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2003-02-14 - 4:58 p.m.

I'm not a big fan of the organized tour. But I was running out of time, and it seemed like the easiest way to see the Colca Canyon (deeper than the Grand Canyon, so they say) - a quick two day, one night tour, which I booked as soon as I received word that my grandmother had her bypass surgery (a double bypass instead of a triple, apparently, because her heart was too damaged for a triple) and was in stable condition. I don't know much more than that, really - my grandfather's emails are brief. But he did say that they wouldn't know anything for three or four days, and I decided as long as I was waiting, I might as well make it out to the Colca Canyon.

So on Wednesday morning, I was picked up by my tour group, and met the rest of the people in my tour - a Czeck/Canadian couple, a Brazilian couple, an Italian couple, three Peruvians, and one German. A nice international crowd - at one point, I swear the Brazilians were speaking Portugese, the Italians were speaking Italian, and the Peruvians were speaking Spanish, and everyone understood each other. Really.

So we drove to the Colca Canyon, past the Aguada Blanca National Vicuņa Reserve...

...and I got my first views of the Misti Volcano.

We arrived in Chivay, a village on the edge of the Canyon, by late afternoon, and spent the early evening relaxing in the hot springs. Dinner was held at a restaurant that included a peņa - a typical Peruvian music and dance show. I hadn't gone to one yet, because it seemed like a show put on for the express benefit of the tourists. It was. The entire restaurant consisted of tourists doing the two day/one night Colca Canyon tour. But the music was good, and the dancing was interesting, until, of course, the dancers started grabbing tourists to join in (being dragged onto the dance floor by a traditionally dressed Peruvian ranks right behind being dragged up on a stage by a mime and being dragged up on stage during karaoke as one of my biggest fears). I slunk down in my chair, and prayed that the song would end before I was chosen. It did.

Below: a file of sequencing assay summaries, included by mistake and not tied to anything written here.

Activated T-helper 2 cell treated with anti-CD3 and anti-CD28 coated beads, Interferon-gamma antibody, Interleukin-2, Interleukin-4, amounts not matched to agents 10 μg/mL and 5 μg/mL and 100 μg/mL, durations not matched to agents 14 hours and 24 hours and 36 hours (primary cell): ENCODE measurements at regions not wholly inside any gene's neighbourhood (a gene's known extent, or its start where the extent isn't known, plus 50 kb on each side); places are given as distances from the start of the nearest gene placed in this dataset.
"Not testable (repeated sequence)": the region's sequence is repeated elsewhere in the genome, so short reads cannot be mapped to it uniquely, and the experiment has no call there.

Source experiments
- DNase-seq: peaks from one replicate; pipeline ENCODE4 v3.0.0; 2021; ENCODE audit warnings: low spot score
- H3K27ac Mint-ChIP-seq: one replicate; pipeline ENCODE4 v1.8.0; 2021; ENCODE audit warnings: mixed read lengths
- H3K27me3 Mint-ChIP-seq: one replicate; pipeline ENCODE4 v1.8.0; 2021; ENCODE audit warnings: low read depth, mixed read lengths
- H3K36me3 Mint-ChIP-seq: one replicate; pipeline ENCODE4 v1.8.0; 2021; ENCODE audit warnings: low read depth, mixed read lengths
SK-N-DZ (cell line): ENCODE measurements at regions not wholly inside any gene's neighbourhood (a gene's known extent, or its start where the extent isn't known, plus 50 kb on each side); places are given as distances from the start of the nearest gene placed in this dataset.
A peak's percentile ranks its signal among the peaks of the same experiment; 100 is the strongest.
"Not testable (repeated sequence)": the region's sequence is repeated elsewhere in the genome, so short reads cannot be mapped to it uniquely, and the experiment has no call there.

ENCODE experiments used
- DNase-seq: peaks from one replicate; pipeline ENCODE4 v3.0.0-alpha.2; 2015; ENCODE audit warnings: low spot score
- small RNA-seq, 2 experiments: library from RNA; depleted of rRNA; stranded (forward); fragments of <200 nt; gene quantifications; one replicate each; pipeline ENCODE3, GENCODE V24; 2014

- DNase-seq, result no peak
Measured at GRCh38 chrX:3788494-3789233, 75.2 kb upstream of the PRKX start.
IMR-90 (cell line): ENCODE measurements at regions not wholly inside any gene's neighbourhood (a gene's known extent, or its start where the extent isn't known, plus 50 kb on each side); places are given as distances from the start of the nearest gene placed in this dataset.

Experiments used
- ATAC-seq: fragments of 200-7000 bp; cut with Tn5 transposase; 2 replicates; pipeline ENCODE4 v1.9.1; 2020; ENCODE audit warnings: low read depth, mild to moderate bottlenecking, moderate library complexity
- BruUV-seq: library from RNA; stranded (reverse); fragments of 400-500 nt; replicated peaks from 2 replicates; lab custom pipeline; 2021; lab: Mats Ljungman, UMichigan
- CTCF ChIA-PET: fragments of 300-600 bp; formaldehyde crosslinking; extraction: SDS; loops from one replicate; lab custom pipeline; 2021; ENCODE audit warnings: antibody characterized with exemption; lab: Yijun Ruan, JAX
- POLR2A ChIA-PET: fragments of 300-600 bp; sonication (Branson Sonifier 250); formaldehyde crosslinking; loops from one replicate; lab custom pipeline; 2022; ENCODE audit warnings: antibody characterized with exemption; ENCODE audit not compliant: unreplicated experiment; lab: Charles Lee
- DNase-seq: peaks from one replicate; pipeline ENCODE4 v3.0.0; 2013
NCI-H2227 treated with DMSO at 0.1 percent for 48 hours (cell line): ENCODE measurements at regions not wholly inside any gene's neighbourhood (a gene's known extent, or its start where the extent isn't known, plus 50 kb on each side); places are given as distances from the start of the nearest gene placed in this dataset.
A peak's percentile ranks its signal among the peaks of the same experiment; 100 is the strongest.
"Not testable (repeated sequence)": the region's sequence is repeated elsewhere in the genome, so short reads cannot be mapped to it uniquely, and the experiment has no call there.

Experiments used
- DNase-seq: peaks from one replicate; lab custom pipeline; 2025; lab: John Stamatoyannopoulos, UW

The next morning, we woke up bright and early to see the condors. The weather had finally cleared up, and we could see the surrounding mountains.

I've been traveling for four months, and after seeing things like Machu Picchu, and the Salar de Uyuni desert, it kind of takes a lot to impress me at this point. I hate to say it, but it's true. And I didn't have huge hopes for the Colca Canyon. But I have to say that I was impressed. It was really beautiful.

We stopped at the Cruz del Condor, where the condors like to hang out for breakfast.

They were amazing, and huge, as they soared in the canyon beneath us. My pictures don't nearly do them justice. In fact, you may have to play "spot the condor" in these shots. But take my word for it. Truly amazing.

Obligatory shot of me in front of some nice scenery, wearing what has become the ubiquitous orange scarf:

Then we took a walk around the canyon, for about 45 minutes. That was it - the rest of the time was spent in the van. That's kind of why I don't like organized trips.

Tonight, I take an overnight bus to Cuzco - I have a flight on Monday from Cuzco to Lima, which I booked back in December, before I decided to cross over into Chile, and come back to Peru from the southern end. I'm actually almost as close to Lima now as I am to Cuzco. But the flight is booked, and there were things I wanted to do in Cuzco that I didn't get to do the first time, so it's back to Cuzco I go.

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